Did you know that the consumption of organic bananas is escalating?
This fact is not restricted to bananas, it also covers other organic foods. Higher concern for the environment and healthy eating habits appear to be the main reasons why we, organic bananas, are becoming more popular in your shopping basket year after year.
Our rate of growth implies larger areas dedicated to organic farming. This is outlined in the 20th edition of “The World of Organic Agriculture”, published by the Research Institute of Organic Agriculture (FiBL) and IFOAM – Organics International, and presented at the Biofach Organic Trade Fair in Nuremberg, Germany.
Source: FiBL-IFOAM-SOEL surveys 2011-2019
One fact leaps out from the numbers above: as a consumer, you may be switching to organic bananas or thinking about it. So, would you like to find out what distinguishes an organic banana?.
You probably link the label to the restriction of chemically synthesized pesticides. This is certainly one rule, but not the only one. If you’d like to know more, let’s discover below what other requirements must be fulfilled by an organic farmer.
Firstly, let us consider the FAO definition of Organic Agriculture:
“Organic agriculture is a holistic production management system which promotes and enhances agro-ecosystem health, including biodiversity, biological cycles, and soil biological activity. It emphasizes the use of management practices in preference to the use of off-farm inputs, taking into account that regional conditions require locally adapted systems. This is accomplished by using, where possible, agronomic, biological, and mechanical methods, as opposed to using synthetic materials, to fulfil any specific function within the system.” (FAO/WHO Codex Alimentarius Commission, 1999).
Therefore, organic agriculture is not just the sum of various crop-growing techniques. It is a type of farming that requires a local approach. The best methods for the local environment in Ecuador may not be suited for the Dominican Republic.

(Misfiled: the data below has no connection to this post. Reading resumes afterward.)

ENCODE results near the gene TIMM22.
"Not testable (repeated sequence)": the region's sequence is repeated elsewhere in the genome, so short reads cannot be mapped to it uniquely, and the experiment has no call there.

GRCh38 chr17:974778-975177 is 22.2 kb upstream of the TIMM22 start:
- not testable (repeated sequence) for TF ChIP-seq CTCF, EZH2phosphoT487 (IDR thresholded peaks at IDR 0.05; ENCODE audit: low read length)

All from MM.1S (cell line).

The different regulations on organic production stem from the definition above. But look at the European law, which applies in my number one destination. The legal framework governing organic production determines the requirements that the banana production must fulfill to be labelled as organic.
To turn out organic bananas, production shall be based on a main principle, according to European law:
- The cropping system should rely on ecological techniques. This means that our farms use natural resources from the surrounding area in a sustainable way, by methods like:
- Mechanical production methods. For instance, using machetes to remove weeds.
- Use of living organisms to increase the soil fertility. By not using agro-chemicals and fostering, for example, the use of organic compost like “bioles” (we will address this in a forthcoming post).
- Exclude the use of GMOs (Genetically Modified Organisms).
- Based on risk assessment, and using precautionary and preventive measures, when appropriate.
Besides the main principle, growers of organic bananas must follow a set of specific principles, which European law describes as follows:
- An organic crop should not only maintain, but also enhance soil life and natural fertility. The methods applied must ensure the nourishing of plants primarily through the soil ecosystem, and prevent and combat soil compaction and erosion.
- Farms should minimize the use of non-renewable resources (in particular, responsible use of water).
- Plant production should make use recycled wastes and by-products of plant origin.
- Production decisions are taken after assessing the local or regional environmental impacts.
- Maintenance of plant health must be ensured by preventive measures like:
- Adequate selection of species and varieties resistant to pests and diseases;
- Appropriate crop rotations, mechanical and physical methods;
- Protection of natural enemies of pests.
Lastly, two important restrictions are mentioned in the European regulation:
- Prohibition of using GMOs;
- Prohibition of using ionizing radiation
Moreover, for a banana to be labelled “organic”, an independent, accredited third party must verify that the farm complies with the rules. So, if you wish to become officially an organic farmer of bananas, you must be certificated through a control body (we will discuss this topic in forthcoming posts).
We can now see that organic agriculture addresses matters that extend far beyond refraining from chemically synthesized inputs. It involves a holistic vision of farming, which means that growers need to manage their individual cropping system as small ecosystems. And indeed, the system entails social benefits for the regions where organic bananas are cultivated.
So … are you inspired to join us and enjoy organic bananas?